If the Red Sox trade for another starter, is the scenario of Joe Kelly to the bullpen and Clay Buchholz getting designated for assignment realistic?
I'd love to see Kelly get a shot in the bullpen. I really think he could be a great fit pitching in the seventh or eighth inning. Kelly could focus on one or two pitches and not have to worry about going through a lineup two or three times. His stuff could really play up in that role.
As for Buchholz, he needs to prove he can be reliable again. If not, the Red Sox might simply part ways with him and eat the balance of his contract if they have 12 other pitchers on the staff whom they feel are better. Buchholz will be a free agent at the end of the season, but Boston holds a $13.5 million option on him for next year.
Who do you think is going to be the fifth starter once they stop going with four?
Roenis Elias seems likely to get the call. The lefty has pitched really well at Triple-A Pawtucket lately, and he has quite a bit of experience starting in the Majors for Seattle. With the season-ending injury to Carson Smith, it would be nice for the Red Sox to get something out of that trade with the Mariners.
Travis Shaw is hitting .164/.208/.260 since May 22, when he had a brace on his left hand. Apparently it was only a minor injury, but is it throwing his swing off?
You do have to wonder if those two things are related. It could also be a case of other teams gaining an additional scouting report on Shaw, and exposing his weaknesses. Hopefully he can make the next adjustment and get back to being productive.
Why is Eduardo Rodriguez throwing his fastball so much? He seemed to dominate last year with a better mix of offspeed stuff.
The issue is command. Currently, Rodriguez doesn't have the confidence that he can command those pitches when he needs to. I'm guessing it is due to all the time missed, and the fact he was favoring his right knee for a long stretch during his recovery. Rodriguez is too good of a talent to pitch like this all season. Provided he is healthy, I'm quite sure he will turn it around.
Which pitching prospect could help the Red Sox late in the summer?
It would be great if Brian Johnson could make an impact. The lefty starter has been dealing with anxiety issues and is on indefinite leave from Triple-A Pawtucket at the moment. If Johnson can pitch for the Red Sox, it would be a sign that his treatment for anxiety was successful, and that's a story everyone can root for. There's a lot to like about Johnson as a pitcher when he is going well. Reliever Pat Light, who was on the roster for a very short stint earlier in the season, is someone else who could help the team.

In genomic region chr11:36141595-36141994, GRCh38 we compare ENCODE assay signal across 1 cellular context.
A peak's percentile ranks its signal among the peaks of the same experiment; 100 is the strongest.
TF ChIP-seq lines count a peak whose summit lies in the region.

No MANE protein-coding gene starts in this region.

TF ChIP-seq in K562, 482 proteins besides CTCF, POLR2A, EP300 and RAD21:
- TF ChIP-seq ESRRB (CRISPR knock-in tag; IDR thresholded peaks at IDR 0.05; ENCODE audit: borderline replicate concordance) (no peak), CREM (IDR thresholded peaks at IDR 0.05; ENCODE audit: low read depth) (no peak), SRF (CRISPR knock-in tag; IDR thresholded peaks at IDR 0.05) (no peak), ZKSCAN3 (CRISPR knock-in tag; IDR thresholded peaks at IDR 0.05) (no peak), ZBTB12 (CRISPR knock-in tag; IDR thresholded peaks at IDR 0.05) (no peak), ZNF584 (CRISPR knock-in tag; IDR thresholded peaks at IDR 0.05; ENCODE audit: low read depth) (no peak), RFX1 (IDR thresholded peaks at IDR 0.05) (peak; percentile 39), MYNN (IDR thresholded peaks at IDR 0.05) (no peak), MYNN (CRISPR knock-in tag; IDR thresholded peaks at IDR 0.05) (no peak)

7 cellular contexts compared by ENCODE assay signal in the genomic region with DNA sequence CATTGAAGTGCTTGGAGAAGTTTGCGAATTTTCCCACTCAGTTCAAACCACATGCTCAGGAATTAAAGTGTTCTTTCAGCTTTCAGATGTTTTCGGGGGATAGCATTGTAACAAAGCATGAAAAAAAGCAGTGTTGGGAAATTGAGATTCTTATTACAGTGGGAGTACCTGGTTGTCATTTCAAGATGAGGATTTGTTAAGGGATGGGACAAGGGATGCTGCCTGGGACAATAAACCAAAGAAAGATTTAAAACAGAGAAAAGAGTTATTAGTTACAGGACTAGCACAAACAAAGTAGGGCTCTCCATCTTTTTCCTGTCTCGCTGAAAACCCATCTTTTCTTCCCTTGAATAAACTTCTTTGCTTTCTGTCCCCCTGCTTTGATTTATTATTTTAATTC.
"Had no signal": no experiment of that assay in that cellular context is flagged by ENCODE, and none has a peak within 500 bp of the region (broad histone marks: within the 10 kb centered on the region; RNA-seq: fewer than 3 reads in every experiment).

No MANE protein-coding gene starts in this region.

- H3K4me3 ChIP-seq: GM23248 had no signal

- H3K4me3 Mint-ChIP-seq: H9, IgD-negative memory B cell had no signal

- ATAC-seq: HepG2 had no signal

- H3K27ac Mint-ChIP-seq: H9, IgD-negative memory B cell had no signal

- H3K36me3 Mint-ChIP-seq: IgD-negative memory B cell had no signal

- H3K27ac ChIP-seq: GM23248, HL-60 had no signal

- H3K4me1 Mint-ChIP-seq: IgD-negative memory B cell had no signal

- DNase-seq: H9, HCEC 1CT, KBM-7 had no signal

What adjustments does Hanley Ramirez need to make to improve his hitting?
On May 10, when Ramirez hit a titanic home run against the Athletics, it seemed he was ready to go on one of those red-hot streaks where he could carry the lineup. Instead, he hasn't homered since that night while hitting .232 with a .613 OPS. Manager John Farrell keeps saying it is timing. You only hope that's the case, because the only other reason would be that Ramirez is playing through an undisclosed injury that is holding him back.
Do you think team president Dave Dombrowski is willing to part away with top prospects to get pitching?
If the Red Sox are playing like a team just a piece or two away from winning a championship in mid-to-late July, I think Dombrowski and the front office will do whatever it takes -- within reason -- to acquire the necessary pitchers. If we are talking about an elite starter or reliever, you have to consider trading a top prospect. If it's something below that level, maybe you see if you can make it happen with a B-level prospect.
If Big Papi does indeed retire, whom do the Sox look for at designated hitter?
Every time the Red Sox play the Blue Jays and Edwin Encarnacion hits a home run, it's easy to envision how perfectly he could fit into Boston's lineup while playing 81 games a season at Fenway Park. In my mind, he would be the perfect fit, particularly because he already has experience at DH.
Other than Yoan Moncada or Andrew Benintendi, who are the strongest trade chips in the Minors?
Some people think that right-hander Anderson Espinoza (No. 4 in the system) is the best pitching prospect the Red Sox have had in years. Espinoza is 18 years old and is having a strong season at Boston's highest Class A affiliate in Salem. It's hard to imagine the Red Sox would put him in any deal unless they were getting a franchise player back in return.
Ian Browne has covered the Red Sox for MLB.com since 2002. Follow him on Twitter @IanMBrowne and Facebook. This story was not subject to the approval of Major League Baseball or its clubs.